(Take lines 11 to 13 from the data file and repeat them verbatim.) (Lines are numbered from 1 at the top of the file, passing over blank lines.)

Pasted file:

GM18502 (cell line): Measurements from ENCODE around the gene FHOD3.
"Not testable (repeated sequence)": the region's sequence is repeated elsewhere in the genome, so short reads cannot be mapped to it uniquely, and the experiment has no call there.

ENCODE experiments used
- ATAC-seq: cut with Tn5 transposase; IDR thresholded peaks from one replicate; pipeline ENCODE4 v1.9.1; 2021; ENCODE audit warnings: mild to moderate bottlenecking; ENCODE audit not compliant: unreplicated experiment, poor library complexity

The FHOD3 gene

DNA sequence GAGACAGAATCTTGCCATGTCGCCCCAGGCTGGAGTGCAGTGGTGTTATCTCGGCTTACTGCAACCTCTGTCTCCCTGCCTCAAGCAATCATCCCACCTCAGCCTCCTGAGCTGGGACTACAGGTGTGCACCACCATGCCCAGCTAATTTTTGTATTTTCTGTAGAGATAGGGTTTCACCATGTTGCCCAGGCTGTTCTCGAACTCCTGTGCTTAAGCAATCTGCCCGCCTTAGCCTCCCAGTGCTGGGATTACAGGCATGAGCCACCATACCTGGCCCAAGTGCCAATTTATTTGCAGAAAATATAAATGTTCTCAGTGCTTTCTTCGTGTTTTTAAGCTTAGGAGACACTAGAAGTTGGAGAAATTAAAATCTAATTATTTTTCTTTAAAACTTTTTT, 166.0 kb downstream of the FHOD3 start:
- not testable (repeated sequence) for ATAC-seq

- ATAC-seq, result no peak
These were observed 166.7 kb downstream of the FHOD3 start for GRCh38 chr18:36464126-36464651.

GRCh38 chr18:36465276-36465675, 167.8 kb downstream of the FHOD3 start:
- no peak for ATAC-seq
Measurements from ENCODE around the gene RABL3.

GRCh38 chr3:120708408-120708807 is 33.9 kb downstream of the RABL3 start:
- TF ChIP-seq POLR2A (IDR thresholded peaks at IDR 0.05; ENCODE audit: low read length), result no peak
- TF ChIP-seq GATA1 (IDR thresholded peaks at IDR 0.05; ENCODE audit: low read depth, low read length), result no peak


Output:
- no peak for ATAC-seq
Measurements from ENCODE around the gene RABL3.

GRCh38 chr3:120708408-120708807 is 33.9 kb downstream of the RABL3 start: